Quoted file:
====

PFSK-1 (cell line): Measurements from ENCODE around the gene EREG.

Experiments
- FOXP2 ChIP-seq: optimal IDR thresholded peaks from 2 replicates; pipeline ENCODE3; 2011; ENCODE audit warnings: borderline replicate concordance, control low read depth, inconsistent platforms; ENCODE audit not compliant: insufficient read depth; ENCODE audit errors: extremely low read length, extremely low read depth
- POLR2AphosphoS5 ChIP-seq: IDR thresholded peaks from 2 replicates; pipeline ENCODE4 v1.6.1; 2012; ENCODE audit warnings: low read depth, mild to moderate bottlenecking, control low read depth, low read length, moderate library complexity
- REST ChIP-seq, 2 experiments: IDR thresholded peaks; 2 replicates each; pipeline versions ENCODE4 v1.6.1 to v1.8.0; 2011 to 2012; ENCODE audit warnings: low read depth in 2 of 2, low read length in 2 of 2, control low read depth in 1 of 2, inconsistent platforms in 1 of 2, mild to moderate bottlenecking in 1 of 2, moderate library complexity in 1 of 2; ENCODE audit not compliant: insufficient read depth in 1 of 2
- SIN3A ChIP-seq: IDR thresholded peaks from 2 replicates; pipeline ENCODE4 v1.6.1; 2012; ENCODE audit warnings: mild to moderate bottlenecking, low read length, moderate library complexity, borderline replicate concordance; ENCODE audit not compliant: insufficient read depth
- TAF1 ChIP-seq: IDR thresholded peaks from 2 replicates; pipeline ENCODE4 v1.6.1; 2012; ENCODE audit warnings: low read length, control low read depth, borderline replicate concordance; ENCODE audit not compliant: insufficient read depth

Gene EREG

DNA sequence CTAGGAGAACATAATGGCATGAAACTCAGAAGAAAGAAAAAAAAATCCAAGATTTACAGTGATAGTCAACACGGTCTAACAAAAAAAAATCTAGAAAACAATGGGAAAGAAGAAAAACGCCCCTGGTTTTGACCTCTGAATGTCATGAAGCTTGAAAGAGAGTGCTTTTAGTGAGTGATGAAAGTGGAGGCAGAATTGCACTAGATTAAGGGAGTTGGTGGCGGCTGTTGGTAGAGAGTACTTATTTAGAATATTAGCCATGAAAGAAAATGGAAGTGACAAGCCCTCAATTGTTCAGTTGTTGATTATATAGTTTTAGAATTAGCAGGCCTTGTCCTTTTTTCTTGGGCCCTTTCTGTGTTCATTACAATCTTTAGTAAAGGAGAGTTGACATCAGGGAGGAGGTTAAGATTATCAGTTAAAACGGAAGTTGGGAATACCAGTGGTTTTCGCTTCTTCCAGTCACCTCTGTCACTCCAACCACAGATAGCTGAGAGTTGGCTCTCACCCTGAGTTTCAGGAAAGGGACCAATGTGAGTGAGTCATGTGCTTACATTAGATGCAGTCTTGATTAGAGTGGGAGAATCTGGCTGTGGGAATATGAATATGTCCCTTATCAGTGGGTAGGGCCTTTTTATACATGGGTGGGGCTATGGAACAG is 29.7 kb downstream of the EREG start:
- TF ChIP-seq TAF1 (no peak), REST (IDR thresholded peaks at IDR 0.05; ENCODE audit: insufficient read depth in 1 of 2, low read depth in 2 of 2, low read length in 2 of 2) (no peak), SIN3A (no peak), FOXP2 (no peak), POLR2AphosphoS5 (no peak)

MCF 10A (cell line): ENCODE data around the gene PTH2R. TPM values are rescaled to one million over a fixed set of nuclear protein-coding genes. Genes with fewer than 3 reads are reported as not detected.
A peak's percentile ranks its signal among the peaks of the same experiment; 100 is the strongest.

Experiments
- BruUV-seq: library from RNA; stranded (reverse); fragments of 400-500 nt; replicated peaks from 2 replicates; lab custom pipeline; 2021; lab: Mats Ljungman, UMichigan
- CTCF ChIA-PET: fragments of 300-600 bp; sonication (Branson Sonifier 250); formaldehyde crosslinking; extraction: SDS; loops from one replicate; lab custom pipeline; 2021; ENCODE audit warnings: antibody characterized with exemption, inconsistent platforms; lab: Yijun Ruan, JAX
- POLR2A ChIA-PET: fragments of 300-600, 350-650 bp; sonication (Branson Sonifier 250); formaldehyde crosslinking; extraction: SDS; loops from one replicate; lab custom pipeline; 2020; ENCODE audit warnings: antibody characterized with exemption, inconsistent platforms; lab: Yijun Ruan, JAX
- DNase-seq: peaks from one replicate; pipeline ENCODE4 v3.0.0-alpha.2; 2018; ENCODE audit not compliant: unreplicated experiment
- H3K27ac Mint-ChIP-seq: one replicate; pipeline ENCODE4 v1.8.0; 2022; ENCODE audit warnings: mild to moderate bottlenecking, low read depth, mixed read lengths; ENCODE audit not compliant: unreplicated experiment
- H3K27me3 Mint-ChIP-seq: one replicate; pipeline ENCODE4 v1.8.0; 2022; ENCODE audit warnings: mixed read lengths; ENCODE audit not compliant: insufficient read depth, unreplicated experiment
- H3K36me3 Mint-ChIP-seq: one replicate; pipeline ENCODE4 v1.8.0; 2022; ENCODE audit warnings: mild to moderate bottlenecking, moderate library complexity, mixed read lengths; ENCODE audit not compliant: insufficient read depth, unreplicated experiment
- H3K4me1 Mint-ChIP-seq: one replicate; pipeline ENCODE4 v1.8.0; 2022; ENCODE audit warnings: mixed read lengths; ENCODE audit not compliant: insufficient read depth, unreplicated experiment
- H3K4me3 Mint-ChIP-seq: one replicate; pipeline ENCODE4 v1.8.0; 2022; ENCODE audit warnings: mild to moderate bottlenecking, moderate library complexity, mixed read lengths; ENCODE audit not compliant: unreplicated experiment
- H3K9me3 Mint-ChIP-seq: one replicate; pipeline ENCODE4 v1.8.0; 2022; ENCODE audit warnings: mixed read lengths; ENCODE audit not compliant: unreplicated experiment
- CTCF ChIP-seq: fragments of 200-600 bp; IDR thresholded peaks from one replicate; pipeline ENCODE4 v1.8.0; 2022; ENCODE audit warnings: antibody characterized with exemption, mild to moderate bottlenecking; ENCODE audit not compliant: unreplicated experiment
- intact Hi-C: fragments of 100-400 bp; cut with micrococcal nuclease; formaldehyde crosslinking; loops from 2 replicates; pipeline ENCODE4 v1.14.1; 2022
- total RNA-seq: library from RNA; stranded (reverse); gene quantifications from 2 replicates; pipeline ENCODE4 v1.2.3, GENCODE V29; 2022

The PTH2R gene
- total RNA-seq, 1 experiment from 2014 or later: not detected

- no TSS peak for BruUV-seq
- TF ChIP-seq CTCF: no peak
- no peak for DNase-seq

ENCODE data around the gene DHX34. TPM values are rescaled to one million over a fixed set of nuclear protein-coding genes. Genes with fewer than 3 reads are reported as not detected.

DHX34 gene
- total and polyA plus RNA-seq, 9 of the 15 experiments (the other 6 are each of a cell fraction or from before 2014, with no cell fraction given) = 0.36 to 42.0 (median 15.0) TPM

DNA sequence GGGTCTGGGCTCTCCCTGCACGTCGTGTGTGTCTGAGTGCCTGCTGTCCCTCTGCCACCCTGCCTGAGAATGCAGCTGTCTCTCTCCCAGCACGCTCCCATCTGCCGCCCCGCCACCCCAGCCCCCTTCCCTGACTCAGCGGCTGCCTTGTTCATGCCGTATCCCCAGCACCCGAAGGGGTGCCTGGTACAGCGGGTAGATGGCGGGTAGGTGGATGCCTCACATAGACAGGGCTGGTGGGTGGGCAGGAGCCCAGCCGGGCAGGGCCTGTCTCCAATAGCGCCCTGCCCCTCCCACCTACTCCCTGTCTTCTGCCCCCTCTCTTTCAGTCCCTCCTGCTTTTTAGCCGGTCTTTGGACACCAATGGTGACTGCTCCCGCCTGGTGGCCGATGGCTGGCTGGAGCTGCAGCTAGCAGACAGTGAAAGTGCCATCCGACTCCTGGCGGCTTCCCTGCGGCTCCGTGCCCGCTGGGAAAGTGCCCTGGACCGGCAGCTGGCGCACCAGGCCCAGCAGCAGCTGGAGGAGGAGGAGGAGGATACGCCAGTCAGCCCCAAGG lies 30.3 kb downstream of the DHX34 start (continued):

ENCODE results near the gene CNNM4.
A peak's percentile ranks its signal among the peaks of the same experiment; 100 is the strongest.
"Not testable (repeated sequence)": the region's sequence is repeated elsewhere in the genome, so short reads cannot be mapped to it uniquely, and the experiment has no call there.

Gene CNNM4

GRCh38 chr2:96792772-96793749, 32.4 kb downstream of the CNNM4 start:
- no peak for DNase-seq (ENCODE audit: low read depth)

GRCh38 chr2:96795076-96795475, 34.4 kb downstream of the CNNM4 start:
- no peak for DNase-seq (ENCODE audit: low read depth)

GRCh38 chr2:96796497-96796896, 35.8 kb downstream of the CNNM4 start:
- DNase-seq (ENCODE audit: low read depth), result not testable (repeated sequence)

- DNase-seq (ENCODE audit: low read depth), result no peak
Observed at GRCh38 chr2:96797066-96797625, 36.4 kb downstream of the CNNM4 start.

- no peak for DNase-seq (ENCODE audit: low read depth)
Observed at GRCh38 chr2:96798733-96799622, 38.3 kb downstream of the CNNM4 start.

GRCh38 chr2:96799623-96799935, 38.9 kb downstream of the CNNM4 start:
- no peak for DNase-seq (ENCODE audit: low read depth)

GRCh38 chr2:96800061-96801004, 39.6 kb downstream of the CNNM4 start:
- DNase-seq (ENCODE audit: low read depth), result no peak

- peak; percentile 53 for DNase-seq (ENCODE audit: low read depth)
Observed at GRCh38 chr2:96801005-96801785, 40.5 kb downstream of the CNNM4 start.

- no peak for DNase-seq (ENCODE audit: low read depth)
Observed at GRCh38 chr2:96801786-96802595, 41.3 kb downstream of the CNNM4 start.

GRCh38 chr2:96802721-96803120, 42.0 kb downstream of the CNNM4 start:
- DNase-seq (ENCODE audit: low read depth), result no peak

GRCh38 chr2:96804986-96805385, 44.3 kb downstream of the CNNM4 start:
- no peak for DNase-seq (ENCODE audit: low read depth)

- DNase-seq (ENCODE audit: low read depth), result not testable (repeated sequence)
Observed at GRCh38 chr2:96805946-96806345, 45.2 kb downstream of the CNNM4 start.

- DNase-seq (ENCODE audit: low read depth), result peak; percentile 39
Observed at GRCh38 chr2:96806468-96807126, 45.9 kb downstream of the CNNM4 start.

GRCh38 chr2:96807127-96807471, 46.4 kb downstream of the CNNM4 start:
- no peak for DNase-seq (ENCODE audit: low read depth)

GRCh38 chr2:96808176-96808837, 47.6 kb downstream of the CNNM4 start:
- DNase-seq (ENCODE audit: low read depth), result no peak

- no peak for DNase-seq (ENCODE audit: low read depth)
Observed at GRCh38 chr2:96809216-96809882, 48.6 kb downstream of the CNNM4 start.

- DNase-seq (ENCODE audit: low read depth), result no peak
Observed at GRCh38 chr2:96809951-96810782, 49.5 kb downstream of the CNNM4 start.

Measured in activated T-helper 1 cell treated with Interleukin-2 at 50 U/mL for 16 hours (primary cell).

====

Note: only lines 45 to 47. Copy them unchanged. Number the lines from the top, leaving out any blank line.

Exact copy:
- DNase-seq (ENCODE audit: low read depth), result not testable (repeated sequence)

- DNase-seq (ENCODE audit: low read depth), result no peak
Observed at GRCh38 chr2:96797066-96797625, 36.4 kb downstream of the CNNM4 start.